Thank you. You are right - I didn’t do anything to deserve what my brother did.

Thank you. Right now, just being here with me is helping me. I’m glad we found each other as well.

æ said...

What a kind, gentle, respectful, inclusive way that you referred to me and what I'm working on Jeanne.

Thank you for that.

You're right that I basically go toward and into it. And I am flattered you see me as brave. Really flattered. I guess I feel so strongly that even as it stirs things up and makes things feel temporarily *worse*, that this really is the way for me to get better. And I can't stand to NOT get better any longer, though I think a big part of that comes from along the lines of what John was saying about it being time, your body knowing it's time.

It's my time now, so I'm going to do it.

You know, the leading quote up top, I don't think it's very sensitive actually. Okay, I think it's insensitive, and kinda fuels the side-with-the-perp fire. "Mutual" and "playful" sound like blame-the-victim in a subtle way. And since you are already sometimes struggling with that, I wanted to point it out. I want to say that there is just a KNOWING that it is wrong. Your brother did know it was wrong. You don't need to excuse him.

You might feel like you want to excuse him, but you don't need to. He really did you wrong, in many inexcusable ways (I hope I'm not overstepping things here, and that you know I don't mean to if I am).

Here is what I can tell you about going into the memories with the assistance of someone who knows how to help you with that: it is transformative. You acquire power. They lose their hold on you. Your helper has a chance to answer the questions and reassure the child who is in the memory. Your helper can see you and know how scary and hard it is, instead of leaving you alone with it like you were all those years. And for me, it feels so wonderful to be seen and helped, after all this time, even though going in feels so, so bad.

Bad, but good.

I hope you and I will always have an open dialogue about this. It means so much to me.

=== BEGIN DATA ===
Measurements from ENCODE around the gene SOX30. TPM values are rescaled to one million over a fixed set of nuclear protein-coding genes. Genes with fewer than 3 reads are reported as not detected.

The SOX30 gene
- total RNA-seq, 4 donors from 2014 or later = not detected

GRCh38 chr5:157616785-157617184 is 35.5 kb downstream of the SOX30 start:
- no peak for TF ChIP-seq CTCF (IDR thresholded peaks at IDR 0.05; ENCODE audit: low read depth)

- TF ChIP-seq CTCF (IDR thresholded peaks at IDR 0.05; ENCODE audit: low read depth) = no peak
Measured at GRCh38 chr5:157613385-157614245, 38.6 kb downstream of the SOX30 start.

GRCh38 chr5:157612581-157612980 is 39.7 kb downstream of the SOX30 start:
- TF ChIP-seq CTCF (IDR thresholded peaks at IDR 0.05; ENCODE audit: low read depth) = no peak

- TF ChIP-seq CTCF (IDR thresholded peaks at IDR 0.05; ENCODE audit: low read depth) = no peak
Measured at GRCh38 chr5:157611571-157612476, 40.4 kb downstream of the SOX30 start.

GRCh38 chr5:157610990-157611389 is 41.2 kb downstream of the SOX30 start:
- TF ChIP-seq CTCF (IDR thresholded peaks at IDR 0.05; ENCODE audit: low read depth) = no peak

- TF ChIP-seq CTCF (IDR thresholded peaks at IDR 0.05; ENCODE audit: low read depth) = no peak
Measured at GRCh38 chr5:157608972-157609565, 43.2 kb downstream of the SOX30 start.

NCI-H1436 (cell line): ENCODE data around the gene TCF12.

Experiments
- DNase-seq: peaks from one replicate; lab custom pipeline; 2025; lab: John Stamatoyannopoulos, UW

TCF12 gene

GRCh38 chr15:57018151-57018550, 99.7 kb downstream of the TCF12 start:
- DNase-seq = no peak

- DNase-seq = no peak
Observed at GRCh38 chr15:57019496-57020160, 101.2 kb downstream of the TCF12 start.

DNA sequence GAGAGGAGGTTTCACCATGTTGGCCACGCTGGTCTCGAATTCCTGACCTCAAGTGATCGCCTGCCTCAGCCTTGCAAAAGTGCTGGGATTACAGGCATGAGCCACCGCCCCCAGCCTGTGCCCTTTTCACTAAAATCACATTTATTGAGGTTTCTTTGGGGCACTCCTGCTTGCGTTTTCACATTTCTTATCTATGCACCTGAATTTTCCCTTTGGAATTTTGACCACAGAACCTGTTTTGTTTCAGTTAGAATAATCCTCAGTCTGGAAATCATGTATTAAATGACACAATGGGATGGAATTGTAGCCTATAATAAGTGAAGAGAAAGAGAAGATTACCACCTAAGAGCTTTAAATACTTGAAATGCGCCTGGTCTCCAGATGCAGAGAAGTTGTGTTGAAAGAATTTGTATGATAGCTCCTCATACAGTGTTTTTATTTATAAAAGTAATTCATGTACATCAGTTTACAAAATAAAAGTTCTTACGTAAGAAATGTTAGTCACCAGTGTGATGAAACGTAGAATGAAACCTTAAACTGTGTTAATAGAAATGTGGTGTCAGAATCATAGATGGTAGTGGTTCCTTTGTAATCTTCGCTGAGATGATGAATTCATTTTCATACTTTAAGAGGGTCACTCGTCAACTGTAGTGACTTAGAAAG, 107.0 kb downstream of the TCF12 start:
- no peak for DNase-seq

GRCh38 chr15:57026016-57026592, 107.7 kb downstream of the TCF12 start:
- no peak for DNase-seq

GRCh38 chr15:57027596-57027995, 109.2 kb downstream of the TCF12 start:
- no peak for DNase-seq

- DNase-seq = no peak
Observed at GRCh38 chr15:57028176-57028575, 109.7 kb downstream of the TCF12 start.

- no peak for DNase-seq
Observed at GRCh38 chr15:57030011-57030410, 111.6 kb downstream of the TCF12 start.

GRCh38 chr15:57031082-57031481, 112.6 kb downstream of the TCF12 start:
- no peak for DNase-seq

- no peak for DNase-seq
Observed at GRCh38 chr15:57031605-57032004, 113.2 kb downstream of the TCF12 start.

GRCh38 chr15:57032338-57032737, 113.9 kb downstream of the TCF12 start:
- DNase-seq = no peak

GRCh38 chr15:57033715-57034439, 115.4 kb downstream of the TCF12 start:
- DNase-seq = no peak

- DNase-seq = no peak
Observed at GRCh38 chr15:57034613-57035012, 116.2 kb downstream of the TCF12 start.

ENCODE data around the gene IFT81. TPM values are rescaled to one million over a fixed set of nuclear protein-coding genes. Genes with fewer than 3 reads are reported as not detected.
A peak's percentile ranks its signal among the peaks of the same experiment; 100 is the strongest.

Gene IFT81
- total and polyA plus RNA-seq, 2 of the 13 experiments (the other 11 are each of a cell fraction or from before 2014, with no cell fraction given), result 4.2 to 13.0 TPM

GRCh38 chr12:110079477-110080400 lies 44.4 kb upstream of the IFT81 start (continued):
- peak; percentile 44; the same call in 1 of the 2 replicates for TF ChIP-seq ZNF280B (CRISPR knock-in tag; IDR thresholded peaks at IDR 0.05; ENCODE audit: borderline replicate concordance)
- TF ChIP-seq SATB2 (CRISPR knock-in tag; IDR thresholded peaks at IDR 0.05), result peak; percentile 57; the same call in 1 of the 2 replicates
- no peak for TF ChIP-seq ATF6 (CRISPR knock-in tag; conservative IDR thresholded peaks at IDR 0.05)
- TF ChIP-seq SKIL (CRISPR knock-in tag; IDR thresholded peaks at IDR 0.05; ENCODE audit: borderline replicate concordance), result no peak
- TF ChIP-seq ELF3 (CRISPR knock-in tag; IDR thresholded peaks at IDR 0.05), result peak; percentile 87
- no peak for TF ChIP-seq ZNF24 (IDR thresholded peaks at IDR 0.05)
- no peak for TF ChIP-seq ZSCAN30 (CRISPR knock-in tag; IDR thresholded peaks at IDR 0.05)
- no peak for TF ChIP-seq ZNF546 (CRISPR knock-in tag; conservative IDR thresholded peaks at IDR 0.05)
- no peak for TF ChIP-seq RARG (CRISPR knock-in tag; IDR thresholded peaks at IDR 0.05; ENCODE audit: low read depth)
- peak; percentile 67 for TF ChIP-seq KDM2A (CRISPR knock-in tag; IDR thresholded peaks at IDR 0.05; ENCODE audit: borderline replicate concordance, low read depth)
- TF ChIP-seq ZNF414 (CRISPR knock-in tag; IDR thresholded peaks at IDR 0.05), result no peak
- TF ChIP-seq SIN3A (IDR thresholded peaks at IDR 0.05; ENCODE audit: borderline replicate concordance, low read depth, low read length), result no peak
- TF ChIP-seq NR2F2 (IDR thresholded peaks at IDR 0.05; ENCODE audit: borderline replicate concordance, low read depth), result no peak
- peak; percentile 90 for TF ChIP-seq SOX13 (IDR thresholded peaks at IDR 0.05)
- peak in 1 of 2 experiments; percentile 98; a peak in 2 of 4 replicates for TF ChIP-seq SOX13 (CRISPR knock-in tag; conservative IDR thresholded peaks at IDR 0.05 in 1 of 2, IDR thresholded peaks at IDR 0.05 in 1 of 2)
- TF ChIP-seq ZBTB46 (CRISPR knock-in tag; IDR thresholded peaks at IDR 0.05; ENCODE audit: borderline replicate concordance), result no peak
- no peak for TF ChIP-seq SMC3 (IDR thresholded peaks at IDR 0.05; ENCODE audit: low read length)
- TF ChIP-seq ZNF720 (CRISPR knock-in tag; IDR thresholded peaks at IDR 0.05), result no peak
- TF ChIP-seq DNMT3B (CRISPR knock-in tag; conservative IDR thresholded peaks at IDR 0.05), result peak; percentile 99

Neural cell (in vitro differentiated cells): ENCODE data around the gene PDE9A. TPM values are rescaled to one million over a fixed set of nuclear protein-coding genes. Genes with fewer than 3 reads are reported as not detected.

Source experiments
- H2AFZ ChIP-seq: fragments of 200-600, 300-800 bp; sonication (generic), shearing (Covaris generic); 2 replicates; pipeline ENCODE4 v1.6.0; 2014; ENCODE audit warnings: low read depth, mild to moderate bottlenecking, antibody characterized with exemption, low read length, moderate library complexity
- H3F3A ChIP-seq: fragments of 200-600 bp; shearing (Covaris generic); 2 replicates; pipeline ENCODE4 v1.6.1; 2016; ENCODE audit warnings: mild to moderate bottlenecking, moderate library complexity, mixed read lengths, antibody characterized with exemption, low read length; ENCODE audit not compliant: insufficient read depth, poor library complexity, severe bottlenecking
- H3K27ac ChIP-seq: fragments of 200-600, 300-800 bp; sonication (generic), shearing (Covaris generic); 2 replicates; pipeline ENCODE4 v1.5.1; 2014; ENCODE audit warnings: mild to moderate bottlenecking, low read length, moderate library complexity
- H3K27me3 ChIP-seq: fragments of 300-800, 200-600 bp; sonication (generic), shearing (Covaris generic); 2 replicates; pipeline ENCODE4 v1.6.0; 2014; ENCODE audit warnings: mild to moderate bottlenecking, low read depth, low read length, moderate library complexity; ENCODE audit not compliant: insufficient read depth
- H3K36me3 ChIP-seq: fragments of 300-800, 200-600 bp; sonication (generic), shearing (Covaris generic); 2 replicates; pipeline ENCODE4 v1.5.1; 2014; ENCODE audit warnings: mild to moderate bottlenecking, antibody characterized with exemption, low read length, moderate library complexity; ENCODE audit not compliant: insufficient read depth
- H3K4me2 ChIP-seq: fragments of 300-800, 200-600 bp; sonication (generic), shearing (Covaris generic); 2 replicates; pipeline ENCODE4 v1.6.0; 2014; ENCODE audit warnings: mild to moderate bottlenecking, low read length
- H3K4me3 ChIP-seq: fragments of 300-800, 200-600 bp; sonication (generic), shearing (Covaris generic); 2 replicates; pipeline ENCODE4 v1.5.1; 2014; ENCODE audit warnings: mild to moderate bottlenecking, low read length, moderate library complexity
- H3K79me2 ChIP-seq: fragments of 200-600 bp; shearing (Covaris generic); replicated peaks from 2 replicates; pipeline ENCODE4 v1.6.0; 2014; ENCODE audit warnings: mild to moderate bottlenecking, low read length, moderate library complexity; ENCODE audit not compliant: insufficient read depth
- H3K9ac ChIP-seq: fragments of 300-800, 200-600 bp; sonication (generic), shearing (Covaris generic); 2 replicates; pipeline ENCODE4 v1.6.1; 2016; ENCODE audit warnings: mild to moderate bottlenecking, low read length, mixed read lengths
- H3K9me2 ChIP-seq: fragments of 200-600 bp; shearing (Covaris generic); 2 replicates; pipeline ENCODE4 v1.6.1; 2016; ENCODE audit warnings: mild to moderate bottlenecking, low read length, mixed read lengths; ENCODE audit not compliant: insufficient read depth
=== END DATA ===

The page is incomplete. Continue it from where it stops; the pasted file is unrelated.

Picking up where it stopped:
Jeanne said...

Hello ae,

I'm so glad that I got it right. (I was worried – I didn’t want to get it wrong because our open dialogue means so much to me as well.)

You’re right – the quote is incredibly insensitive towards the victim. That was my first thought, then as you noted, my tendency to excuse my brother and blame me (even if only partially) instead kicked in. (You aren’t overstepping in any way!)

For me, when I have blips of memories, I shut them down - fast. I’m so frightened to remember. Of course, I also tend to remember when I’m alone. Hmmm… maybe this is the reason that I’m rarely able to relax? I’m frightened that if I let my guard down, I’ll remember more vividly. You are incredibly brave. (and I've found that often times, we are the most brave when we don't really feel brave.)

But maybe if I had a trained helper, someone I trusted, maybe I could work through the fear? Maybe this is what my body is signalling – that it’s ready to move through the fear so that I can finally let it go? Maybe it's time for me to really trust myself to take care of me - more than just my physical needs (which I am doing fairly well these days?)

My son often says, "I wish my body spoke English." Wouldn't that be nice? lol

Thank you so much, ae! Let's definitely keep this dialogue open. Feel free to email me at diggingmeup at gmail dot com - anytime.


t said...

If you're going to start digging, you won't be alone. Lots of love, Tara

Jeanne said...

Thank you, Tara. We can all dig together.